Allowable voltage drop 3%:


View attachment 67122




View attachment 67123



Now, average discharge V on LifePo4 cells is 3.2 V.

Vdisch-pt 3.2 V * 4 = 12.8 V

If you would use 12.8 instead of 12.0 volts, amps and resistance on wire would be even lower.

I have been working on electronics ever since I made my masters in Electronic Engineering back in the 90s, incl on such things like S-76s.

Really love Will's YT channel and his inspiration, but this forum is full with a bunch of hobbyists trying to tell people what to do. I think I'm done here for good.

Just relax. Why can't we disagree without getting hot under the collar? I've been wrong so many times in my life I really don't get too worked up when I am wrong again.

The problem you are having is that the total distance is 30 feet, 15 there and 15 back. So you are getting 1/2 of the correct answer.
 

McCarthy

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Just relax. Why can't we disagree without getting hot under the collar? I've been wrong so many times in my life I really don't get too worked up when I am wrong again.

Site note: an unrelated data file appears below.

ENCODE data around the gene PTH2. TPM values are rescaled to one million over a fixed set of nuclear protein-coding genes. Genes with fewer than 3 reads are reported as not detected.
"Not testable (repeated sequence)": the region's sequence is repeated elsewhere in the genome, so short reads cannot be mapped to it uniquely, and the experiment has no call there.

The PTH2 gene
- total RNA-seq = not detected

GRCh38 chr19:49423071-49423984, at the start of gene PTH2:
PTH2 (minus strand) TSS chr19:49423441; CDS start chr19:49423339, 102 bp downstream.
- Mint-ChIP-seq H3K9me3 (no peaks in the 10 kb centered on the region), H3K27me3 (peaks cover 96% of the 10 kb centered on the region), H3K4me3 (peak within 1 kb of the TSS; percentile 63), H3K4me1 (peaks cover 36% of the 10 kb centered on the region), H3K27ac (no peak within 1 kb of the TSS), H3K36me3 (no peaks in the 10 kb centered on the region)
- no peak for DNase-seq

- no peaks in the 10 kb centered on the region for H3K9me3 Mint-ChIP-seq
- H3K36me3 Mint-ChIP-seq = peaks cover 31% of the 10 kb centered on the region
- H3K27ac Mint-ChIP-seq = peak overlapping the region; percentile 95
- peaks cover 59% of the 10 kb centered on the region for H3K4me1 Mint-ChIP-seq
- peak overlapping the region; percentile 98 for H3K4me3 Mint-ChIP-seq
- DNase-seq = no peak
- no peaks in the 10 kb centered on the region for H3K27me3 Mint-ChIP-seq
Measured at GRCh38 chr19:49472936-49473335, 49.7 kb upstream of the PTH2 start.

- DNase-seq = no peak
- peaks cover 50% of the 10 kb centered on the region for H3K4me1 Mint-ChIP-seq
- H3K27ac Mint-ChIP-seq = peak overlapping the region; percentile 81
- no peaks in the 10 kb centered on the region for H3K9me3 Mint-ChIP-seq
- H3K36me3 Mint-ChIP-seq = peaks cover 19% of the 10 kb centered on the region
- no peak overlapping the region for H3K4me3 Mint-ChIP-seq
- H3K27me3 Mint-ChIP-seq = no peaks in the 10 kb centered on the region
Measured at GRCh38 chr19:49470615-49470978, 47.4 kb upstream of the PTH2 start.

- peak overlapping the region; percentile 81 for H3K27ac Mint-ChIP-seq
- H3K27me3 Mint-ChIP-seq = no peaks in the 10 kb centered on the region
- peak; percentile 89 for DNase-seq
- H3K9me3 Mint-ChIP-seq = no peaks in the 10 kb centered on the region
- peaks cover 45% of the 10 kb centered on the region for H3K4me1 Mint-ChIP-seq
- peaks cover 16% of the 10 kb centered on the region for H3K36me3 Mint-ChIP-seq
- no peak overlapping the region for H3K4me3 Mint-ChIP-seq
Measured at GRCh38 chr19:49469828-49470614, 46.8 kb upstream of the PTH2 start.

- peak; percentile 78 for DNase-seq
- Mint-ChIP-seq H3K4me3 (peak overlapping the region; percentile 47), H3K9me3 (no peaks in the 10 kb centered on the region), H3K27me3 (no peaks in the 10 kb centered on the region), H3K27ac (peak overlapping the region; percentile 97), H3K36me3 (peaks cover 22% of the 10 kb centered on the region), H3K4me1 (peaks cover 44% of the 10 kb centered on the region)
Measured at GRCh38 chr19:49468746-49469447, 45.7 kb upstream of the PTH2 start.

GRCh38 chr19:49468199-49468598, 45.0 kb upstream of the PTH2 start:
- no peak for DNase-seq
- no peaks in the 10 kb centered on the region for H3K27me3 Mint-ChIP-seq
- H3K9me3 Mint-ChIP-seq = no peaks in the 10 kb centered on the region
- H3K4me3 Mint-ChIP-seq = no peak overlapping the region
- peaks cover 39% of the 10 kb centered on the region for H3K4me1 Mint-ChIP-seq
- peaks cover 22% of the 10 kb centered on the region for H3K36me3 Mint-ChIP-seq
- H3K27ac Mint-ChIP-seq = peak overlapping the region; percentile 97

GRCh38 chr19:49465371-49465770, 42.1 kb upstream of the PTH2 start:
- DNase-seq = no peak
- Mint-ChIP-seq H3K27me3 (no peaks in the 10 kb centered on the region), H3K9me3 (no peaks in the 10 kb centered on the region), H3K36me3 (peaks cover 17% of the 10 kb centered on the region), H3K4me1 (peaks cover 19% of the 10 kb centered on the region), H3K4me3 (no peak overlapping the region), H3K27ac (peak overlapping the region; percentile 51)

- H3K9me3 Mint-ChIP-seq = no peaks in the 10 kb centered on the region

The problem you are having is that the total distance is 30 feet, 15 there and 15 back. So you are getting 1/2 of the correct answer.

You are kidding, right!? You don't double the resistance / lengths of any wire just because there is ANOTHER cable for negative. Could be chassis ground, would be the same thing. The source of energy is on one end, the consumption happens on the other end, and there are 15 feet between those 2 points, not 30!
 

boondox

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You are kidding, right!? You don't double the resistance / lengths of any wire just because there is ANOTHER cable for negative. Could be chassis ground, would be the same thing. The source of energy is on one end, the consumption happens on the other end, and there are 15 feet between those 2 points, not 30!